My Language Preferences: Office Editing Languages
Hello, my name is Kate Kelly, and I am a Program Manager on the GXP team. My previous blog articles include How to: Find my Language Preferences? and How do I check spelling and grammar in a different language in Office 2007?. With the help from my teammates: Jimmy Fang, Atin Bansal, Tom Moore, Vyom Munshi, Gwyneth Marshall and Paul Suurs, we will go through the updated Office 2010 Language Preferences experience over the coming months. These articles will try to cover all the functionality contained in the dialog. We will start by exploring the Editing Languages section of Language Preferences.
One way to launch Language Preferences is Start à All Programs à Microsoft Office à Microsoft Office 2010 Tools à Microsoft Office 2010 Language Preferences. There are also some other ways to get to this dialog which are detailed in my earlier blog post.
The Editing Languages list is at the top of the Language Preferences dialog. For many customers based in the United States, this screen shot is the default view for Language Preferences.
In the Editing Languages section you can add new editing languages, delete existing editing languages, and set an editing language as the default. You can also check the status of spellers, grammar checkers, and other proofing tools, and keyboards for your enabled editing languages.
Add Editing Languages and Set a Default Language
To add a new editing language, select the language of your choice from the dropdown. By default, it shows [Add additional editing languages]. Then click on Add button to add the language to your list of editing languages:
Language Specific Features
Some features will be enabled for Office applications after an editing language is added. For example, if a right-to-left language, such as Arabic or Hebrew, is added to the Editing Language list, the Right-to-Left and Left-to-Right Text Direction buttons will be added to the Word ribbon. If Chinese (PRC) is included in the Editing Language list, the Enclose Characters button will appear in the Word ribbon.
To remove an editing language, you can select an Editing Language and then click the Remove button. However, you cannot remove the default editing language directly. To remove an editing language that is set as <default> , you must first set another language in the Editing Language list as the new default language, and then remove the previous default editing language by clicking the Remove button.
You may click on one of the editing languages and then click the Set as Default button to set this language as default editing language. By setting one language as the default editing language, you will observe that some language-specific defaults change in your Office programs. For example, if Arabic is selected as the default editing language in Language Preferences, the typing order of a Word document will be from right-to-left and the first column in an Excel spreadsheet (column A) is located on the right side of the screen.
See If You Have the Proofing Tools You Need!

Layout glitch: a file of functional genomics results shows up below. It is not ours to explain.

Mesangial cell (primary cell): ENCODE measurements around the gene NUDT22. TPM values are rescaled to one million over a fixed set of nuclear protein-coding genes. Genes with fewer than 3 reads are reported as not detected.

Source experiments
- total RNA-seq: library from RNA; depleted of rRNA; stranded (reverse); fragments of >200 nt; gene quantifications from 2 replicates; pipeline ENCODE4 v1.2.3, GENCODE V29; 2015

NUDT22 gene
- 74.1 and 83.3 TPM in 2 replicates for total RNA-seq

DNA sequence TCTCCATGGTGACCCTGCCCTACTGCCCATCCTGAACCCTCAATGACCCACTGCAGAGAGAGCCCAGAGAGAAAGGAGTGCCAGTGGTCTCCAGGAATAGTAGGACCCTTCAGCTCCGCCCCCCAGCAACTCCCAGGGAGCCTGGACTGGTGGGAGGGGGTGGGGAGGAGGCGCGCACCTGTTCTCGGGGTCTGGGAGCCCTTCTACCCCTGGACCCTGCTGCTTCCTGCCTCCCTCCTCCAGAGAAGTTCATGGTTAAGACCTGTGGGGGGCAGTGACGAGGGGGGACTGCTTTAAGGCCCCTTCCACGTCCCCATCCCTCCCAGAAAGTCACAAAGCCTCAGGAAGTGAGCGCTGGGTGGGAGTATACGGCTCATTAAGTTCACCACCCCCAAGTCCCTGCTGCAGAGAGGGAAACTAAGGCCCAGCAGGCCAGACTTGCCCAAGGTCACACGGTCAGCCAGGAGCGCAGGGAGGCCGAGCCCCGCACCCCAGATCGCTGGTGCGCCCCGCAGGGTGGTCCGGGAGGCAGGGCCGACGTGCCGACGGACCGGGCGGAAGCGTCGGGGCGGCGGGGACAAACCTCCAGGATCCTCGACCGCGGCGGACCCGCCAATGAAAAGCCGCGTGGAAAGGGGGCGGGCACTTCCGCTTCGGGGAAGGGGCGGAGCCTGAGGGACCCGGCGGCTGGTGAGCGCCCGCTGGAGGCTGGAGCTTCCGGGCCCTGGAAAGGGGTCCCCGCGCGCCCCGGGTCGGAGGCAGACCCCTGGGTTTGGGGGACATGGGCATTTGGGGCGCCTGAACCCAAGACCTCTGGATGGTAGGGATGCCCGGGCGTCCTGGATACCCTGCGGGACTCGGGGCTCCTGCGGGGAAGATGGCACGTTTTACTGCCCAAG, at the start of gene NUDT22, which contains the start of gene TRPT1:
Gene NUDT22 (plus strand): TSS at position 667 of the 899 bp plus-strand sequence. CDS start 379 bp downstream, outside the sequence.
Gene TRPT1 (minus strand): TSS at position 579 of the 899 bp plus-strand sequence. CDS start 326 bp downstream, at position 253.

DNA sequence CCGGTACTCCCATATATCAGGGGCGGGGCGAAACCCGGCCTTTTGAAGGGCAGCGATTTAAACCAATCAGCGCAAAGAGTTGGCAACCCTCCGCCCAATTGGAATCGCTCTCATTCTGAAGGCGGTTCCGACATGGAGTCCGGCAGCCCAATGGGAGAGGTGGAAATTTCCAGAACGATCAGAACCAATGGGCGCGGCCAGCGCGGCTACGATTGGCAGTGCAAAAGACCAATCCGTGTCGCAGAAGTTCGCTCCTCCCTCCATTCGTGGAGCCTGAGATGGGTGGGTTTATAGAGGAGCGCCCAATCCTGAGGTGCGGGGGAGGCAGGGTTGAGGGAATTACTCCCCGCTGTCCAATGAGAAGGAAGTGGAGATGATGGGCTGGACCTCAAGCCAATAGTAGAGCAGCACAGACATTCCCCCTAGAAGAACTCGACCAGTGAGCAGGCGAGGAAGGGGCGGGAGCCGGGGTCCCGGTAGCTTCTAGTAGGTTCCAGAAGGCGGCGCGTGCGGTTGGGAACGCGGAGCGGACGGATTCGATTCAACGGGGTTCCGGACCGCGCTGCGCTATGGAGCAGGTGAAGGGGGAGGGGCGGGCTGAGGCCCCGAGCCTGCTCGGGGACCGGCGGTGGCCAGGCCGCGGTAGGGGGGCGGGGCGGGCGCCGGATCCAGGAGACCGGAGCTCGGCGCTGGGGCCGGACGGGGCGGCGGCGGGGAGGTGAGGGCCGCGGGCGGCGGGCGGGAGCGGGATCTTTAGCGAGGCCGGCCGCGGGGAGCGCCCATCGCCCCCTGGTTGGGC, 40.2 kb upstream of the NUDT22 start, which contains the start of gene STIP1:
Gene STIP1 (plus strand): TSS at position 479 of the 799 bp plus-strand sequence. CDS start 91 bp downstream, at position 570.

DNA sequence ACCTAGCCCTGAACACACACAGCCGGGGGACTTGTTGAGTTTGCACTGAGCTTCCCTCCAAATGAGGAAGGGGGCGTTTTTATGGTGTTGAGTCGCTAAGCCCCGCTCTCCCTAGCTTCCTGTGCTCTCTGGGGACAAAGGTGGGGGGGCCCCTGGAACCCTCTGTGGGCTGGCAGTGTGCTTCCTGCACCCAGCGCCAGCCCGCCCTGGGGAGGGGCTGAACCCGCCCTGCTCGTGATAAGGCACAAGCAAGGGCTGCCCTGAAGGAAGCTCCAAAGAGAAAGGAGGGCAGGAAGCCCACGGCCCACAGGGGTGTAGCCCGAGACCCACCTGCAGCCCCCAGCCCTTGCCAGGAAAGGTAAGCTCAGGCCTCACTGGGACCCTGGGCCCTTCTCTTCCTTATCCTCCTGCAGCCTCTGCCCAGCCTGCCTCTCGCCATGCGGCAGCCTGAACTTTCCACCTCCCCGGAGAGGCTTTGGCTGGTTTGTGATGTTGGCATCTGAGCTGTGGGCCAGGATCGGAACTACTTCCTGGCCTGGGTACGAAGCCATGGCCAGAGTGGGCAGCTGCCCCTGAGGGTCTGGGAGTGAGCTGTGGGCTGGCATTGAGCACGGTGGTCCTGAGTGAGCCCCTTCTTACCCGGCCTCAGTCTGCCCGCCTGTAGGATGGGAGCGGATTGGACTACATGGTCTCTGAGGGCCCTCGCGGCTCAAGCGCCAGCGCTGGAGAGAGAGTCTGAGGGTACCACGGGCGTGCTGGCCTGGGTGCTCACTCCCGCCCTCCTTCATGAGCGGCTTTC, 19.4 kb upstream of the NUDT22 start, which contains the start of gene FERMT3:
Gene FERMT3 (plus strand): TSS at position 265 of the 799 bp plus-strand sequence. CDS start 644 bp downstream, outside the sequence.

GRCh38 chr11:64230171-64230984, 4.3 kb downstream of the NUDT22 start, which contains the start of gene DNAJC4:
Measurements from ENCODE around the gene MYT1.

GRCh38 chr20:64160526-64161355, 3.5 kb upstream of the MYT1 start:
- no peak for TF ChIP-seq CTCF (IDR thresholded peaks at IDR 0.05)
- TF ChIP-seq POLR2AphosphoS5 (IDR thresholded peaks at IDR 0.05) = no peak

What are Proofing Tools?
Proofing Tools are features that help the user create and edit documents. There are a wide variety of Proofing Tools available. The type depends on the language you are using. Some examples are spell checkers, grammar checkers, thesaurus, auto-correct lists, style checkers, hyphenators, and translation dictionaries. More information may be found here.
When you add another editing language, the Office 2010 Language Preferences quickly lets you know if you already have the Proofing Tools installed. If one language is in the editing language list and a speller exists on your computer for this language, the column, Proofing (Spelling, Grammar…), will be marked as Installed for the corresponding language. Otherwise it will be marked Not installed. The Not installed status is a hyperlink which will take you to the Web to get more Proofing Tools.
How Does Language Preferences Help with Keyboard Layouts?
Language Preferences contains the Windows' keyboard status for Editing Languages. If you have more than one keyboard enabled, you will see the Language Bar in your Task Pane. The Language Bar allows you to toggle between keyboard layouts.
If the editing language you added to your list does not have a keyboard enabled, a Not enabled link will appear which directs you to the Windows Control Panel to add additional keyboards. You can find more information about enabling a keyboard in a previous article.
Check out different keyboard layouts with this neat tool!
You can also see your keyboard layout on-screen with the On-Screen Keyboard (Start à All Programs à Accessories à Ease of Access à On-Screen Keyboard).
Make sure you click the OK button at the end to apply your changes. You may be asked to restart your Office applications before the changes take effect.
If you have any questions, please leave a note in the comments!
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If you were wondering where the illumicons are, they have returned to their home planet and left the blog duty for the GXP team. Their decision to take this action was based on the feedback from the reader survey recently done here. This will give the GXP team members the opportunity to directly talk to our readers.
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